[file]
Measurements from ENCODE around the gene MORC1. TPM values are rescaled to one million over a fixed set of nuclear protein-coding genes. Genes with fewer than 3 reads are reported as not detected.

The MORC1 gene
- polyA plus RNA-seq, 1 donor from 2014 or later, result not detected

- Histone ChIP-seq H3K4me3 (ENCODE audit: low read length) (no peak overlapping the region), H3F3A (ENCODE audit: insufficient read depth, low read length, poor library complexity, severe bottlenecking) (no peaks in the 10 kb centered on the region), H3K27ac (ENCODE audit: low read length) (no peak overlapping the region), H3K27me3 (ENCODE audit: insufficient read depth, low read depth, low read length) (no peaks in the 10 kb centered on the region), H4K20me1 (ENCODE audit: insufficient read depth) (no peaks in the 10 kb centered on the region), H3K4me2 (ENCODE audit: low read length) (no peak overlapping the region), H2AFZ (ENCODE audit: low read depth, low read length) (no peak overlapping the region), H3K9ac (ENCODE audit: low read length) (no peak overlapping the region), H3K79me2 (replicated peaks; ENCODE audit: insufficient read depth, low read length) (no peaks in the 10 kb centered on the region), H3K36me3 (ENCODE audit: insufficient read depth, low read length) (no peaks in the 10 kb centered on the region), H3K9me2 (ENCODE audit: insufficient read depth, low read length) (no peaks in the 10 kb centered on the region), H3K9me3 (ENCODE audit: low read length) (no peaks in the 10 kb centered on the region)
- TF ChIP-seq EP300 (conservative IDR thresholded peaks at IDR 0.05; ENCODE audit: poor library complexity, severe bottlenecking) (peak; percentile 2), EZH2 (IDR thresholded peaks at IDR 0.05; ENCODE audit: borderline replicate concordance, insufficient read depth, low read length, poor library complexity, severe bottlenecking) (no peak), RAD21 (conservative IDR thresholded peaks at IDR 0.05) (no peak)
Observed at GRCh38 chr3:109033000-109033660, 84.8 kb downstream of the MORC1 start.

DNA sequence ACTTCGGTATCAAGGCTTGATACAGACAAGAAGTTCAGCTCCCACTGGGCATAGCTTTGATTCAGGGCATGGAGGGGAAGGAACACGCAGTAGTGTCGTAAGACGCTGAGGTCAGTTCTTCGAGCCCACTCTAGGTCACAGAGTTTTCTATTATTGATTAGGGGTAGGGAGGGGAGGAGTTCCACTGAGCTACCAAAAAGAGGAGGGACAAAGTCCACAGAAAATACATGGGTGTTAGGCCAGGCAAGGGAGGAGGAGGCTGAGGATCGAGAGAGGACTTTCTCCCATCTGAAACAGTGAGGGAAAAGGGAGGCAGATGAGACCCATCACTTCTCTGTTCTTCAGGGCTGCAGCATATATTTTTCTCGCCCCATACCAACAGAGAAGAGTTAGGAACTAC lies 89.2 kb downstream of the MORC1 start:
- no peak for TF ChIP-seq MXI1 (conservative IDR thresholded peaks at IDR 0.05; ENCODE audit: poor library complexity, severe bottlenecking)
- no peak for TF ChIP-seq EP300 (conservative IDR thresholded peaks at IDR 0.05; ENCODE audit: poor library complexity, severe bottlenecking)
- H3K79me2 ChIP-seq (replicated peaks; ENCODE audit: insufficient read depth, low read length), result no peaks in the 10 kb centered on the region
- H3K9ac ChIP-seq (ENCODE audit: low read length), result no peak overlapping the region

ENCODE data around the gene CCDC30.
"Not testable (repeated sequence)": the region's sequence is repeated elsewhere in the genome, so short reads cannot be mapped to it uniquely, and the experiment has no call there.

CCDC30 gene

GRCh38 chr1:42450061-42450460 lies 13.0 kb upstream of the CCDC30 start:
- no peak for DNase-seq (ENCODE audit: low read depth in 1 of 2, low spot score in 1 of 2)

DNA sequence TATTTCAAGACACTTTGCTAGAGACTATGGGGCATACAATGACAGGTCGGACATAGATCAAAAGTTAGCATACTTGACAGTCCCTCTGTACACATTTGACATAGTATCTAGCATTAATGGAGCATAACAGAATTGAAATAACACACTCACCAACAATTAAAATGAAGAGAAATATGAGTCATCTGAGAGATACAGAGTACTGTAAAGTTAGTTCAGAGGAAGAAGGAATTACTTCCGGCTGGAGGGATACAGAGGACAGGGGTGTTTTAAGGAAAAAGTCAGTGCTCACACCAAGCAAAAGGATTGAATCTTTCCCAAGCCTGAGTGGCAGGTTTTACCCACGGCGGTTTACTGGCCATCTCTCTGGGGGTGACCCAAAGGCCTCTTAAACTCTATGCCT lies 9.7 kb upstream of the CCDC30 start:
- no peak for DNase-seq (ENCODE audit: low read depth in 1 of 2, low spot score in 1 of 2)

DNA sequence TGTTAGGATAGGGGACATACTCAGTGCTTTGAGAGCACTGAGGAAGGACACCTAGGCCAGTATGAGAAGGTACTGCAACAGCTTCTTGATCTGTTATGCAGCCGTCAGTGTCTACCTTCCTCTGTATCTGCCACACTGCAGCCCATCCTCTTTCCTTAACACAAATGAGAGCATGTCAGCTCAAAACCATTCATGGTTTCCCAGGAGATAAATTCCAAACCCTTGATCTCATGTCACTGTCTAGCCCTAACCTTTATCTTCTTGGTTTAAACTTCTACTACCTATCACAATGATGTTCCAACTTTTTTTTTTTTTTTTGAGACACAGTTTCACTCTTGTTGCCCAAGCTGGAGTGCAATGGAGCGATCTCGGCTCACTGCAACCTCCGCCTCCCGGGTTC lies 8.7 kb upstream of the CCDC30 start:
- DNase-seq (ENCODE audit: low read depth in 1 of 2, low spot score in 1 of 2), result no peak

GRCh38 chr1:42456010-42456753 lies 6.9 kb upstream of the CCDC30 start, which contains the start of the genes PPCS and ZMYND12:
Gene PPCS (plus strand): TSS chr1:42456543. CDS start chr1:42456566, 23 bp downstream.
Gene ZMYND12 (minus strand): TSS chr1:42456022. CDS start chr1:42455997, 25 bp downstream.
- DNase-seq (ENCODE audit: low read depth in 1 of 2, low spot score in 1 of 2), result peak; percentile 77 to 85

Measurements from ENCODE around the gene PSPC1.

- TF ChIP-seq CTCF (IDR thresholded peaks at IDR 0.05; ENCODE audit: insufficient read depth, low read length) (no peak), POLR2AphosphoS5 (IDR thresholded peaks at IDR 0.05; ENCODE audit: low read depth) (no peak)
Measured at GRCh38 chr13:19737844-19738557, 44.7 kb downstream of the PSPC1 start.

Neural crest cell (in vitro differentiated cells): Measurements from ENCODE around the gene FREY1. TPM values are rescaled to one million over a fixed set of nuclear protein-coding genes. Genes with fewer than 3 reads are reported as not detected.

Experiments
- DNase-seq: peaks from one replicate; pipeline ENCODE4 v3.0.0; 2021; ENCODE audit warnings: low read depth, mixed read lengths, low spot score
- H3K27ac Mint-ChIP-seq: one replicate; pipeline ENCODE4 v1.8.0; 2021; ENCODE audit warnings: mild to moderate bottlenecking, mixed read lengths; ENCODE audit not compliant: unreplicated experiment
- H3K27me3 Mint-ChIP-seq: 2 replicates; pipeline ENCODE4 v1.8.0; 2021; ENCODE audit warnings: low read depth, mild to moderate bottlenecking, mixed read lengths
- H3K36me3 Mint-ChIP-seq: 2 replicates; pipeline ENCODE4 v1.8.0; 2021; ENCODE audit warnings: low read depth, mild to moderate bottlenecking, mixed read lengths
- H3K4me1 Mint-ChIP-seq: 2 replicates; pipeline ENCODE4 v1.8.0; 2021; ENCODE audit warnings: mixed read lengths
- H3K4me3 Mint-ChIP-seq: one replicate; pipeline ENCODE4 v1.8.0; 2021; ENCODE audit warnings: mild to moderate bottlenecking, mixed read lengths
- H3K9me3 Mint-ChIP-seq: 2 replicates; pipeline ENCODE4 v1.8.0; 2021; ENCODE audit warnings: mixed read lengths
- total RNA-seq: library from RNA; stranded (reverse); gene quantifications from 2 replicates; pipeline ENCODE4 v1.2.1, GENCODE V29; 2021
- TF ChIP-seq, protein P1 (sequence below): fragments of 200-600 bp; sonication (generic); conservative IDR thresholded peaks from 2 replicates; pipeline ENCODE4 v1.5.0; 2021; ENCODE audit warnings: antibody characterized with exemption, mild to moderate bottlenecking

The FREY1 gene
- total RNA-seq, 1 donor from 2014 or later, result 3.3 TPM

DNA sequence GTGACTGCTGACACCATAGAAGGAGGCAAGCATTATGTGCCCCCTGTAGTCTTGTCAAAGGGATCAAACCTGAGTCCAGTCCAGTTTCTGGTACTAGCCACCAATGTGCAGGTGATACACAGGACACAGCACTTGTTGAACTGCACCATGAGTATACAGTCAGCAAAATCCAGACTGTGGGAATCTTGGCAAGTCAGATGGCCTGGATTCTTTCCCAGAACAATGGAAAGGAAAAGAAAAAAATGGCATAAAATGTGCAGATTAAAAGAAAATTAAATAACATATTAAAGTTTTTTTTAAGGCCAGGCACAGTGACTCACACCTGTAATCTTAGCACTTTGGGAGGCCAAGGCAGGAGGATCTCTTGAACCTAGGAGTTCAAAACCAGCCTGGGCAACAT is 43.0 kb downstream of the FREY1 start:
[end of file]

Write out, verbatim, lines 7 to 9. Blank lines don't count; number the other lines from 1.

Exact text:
DNA sequence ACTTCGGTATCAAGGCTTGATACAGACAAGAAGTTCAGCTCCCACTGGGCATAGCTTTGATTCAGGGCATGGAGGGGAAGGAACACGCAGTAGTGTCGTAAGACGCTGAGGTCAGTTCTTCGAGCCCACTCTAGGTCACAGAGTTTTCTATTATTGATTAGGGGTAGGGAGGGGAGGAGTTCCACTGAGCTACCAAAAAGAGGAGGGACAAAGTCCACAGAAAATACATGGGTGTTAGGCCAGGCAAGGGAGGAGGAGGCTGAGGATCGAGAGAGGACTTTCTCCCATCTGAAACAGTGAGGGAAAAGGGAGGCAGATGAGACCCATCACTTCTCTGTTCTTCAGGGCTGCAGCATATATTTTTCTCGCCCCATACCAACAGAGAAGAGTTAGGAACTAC lies 89.2 kb downstream of the MORC1 start:
- no peak for TF ChIP-seq MXI1 (conservative IDR thresholded peaks at IDR 0.05; ENCODE audit: poor library complexity, severe bottlenecking)
- no peak for TF ChIP-seq EP300 (conservative IDR thresholded peaks at IDR 0.05; ENCODE audit: poor library complexity, severe bottlenecking)